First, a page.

By Randall Palmer
OTTAWA (Reuters) - Canadian police laid fraud charges against a senator and a former senator on Tuesday following an expenses scandal that has rocked the country's unelected Senate and tainted the Conservative government of Prime Minister Stephen Harper.
The fraud and breach-of-trust charges were laid by the Royal Canadian Mounted Police against Mac Harb, a Liberal appointee who resigned from the Senate in August, and Patrick Brazeau, who was expelled from the Conservative caucus last year and then suspended from the Senate because of what were deemed to be inappropriate expense claims.
The charges have not been proven in court.
"These investigations were detailed and involved the careful consideration and examination of evidence," Gilles Michaud, commanding officer of the Mounties' national division, said in a nationally televised statement.
"Our investigators interviewed dozens of individuals and witnesses. As is typical with any investigation, we also reviewed and analyzed thousands of documents, including financial statements, bank records and expense claims which dated back to 2003," he said.
The controversy stems from housing and living expenses the two men claimed. Harb and Brazeau have both said that they followed Senate rules in claiming expenses and that the rules were changed and unfairly applied retroactively.
Harb's lawyer Sean May said his client looked forward to being in court to be able to answer the charges, which he denies.
"He is prepared to respond and to respond vigorously to the accusations," May said.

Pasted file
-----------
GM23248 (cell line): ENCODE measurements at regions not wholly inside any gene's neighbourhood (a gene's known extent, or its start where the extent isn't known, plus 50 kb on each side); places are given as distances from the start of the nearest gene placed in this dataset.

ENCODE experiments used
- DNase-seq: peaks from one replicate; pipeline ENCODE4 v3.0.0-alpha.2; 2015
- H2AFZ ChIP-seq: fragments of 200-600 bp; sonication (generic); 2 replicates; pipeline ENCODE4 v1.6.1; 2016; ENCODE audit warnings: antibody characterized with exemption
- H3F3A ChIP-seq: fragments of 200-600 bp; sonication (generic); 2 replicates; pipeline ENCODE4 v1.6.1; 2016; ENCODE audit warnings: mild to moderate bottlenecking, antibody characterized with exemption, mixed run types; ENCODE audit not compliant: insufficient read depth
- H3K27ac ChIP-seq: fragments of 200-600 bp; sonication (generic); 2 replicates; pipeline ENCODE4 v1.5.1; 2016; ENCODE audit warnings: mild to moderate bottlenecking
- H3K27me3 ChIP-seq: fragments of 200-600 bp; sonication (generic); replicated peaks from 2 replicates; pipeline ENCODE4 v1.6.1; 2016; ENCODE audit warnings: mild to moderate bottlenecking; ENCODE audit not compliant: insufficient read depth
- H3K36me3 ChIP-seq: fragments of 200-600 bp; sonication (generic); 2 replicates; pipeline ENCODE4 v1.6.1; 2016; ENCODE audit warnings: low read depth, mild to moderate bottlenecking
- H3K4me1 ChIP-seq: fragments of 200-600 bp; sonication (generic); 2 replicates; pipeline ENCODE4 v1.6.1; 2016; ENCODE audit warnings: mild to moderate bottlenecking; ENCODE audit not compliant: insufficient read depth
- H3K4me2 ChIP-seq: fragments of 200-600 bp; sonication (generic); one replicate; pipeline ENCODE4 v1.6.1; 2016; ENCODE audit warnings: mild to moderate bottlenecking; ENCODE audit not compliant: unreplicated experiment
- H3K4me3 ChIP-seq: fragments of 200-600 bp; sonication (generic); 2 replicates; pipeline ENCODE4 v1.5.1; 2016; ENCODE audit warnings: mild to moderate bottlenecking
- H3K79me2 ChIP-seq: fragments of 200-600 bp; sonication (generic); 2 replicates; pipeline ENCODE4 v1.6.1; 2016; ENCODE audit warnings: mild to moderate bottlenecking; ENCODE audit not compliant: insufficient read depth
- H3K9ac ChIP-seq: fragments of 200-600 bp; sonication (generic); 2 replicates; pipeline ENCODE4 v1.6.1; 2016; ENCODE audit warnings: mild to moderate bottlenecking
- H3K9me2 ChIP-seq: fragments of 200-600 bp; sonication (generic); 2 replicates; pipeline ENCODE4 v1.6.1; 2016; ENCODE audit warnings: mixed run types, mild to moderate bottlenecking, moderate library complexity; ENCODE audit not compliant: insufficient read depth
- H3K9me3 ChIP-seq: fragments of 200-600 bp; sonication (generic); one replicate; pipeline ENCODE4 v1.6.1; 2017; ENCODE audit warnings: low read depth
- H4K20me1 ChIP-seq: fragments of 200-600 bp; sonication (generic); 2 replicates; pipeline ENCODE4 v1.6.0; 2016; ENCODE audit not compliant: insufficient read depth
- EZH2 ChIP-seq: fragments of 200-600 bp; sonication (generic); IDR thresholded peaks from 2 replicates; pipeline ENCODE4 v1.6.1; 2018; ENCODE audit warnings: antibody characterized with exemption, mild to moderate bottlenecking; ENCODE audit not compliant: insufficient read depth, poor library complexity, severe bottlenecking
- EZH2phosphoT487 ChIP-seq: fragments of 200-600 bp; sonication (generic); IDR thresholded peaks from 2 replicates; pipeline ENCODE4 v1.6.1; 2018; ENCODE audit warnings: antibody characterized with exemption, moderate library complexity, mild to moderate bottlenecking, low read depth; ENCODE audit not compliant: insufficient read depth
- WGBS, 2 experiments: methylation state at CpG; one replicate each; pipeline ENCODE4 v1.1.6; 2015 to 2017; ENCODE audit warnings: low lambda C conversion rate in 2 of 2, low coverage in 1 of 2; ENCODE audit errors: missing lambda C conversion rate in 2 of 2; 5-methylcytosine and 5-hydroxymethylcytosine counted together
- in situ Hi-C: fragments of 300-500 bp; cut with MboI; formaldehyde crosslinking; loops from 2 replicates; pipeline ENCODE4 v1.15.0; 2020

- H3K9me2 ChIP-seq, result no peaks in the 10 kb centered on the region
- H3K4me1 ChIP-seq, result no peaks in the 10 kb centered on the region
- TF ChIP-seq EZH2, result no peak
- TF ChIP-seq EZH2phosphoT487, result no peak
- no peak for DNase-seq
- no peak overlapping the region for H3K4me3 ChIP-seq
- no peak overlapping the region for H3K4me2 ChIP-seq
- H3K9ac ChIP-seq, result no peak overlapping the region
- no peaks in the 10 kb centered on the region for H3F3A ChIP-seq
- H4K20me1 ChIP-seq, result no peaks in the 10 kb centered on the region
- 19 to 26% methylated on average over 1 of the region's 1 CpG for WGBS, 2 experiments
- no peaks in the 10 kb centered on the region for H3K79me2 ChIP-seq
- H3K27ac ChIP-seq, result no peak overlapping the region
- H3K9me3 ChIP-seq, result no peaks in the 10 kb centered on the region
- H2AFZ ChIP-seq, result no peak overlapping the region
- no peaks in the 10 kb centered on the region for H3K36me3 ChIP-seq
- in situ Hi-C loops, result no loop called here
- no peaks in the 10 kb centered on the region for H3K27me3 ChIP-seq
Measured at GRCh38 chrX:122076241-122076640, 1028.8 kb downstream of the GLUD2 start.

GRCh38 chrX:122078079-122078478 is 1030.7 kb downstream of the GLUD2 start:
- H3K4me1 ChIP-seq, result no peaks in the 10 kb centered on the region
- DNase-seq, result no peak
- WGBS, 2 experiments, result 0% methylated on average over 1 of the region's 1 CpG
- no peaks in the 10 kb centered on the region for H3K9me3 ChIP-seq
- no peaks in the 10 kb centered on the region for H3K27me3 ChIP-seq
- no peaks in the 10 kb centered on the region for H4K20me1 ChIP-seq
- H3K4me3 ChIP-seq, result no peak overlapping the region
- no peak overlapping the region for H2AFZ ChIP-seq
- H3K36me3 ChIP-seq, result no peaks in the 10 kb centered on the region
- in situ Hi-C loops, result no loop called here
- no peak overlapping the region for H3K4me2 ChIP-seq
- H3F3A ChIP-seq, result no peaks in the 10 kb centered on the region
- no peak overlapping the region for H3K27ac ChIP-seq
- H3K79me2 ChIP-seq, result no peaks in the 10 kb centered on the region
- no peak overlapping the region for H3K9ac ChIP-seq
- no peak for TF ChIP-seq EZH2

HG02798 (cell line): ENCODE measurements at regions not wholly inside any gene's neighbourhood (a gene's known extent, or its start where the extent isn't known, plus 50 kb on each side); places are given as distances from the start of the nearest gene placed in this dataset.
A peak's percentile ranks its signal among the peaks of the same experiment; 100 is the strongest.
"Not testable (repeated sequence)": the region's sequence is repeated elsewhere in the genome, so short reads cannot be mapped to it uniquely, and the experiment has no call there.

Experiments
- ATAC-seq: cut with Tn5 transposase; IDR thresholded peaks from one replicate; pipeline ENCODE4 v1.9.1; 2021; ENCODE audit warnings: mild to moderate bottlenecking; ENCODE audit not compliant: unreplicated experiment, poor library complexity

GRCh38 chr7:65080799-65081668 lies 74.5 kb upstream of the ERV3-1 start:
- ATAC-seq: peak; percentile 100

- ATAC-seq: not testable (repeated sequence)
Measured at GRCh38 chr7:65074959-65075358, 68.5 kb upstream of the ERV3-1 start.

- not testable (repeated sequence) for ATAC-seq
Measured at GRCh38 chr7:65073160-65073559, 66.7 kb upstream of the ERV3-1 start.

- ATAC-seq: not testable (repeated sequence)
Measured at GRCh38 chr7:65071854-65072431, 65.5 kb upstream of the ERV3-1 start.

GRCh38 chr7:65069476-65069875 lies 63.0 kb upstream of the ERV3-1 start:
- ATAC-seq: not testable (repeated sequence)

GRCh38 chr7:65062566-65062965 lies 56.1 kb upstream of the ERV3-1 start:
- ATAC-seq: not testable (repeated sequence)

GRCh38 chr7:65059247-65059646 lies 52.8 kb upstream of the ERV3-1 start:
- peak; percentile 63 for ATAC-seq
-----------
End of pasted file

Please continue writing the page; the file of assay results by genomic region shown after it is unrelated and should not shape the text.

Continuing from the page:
The first court appearance is likely in the next few weeks, but the trial is not likely for a year, he added.
Brazeau did not provide an immediate reaction.
Along with Brazeau, two other Conservative appointees involved in controversy over their expense claims have been suspended from the Senate. These two have also said they are innocent of wrongdoing.
Michaud said work was continuing on "other significant files."
Police said in November they were investigating Harper's former chief of staff, Nigel Wright, on suspicion that he acted corruptly in giving his own money to one of the suspended senators, Mike Duffy, to help Duffy pay back expenses the Senate said he should not have claimed.
Wright has said he acted within the scope of his duties and has voiced confidence his actions were lawful.
With the scandal reaching into Harper's office, the Conservatives have been hurt in the polls. The party came to power in 2006 pledging clean and accountable government.
The scandal has also damaged the reputation of the Senate, the upper house of Canada's parliament, whose members are appointed rather than elected, spurring calls from across the political spectrum for the chamber to be reformed or abolished.
(Editing by Jeffrey Hodgson; and Peter Galloway)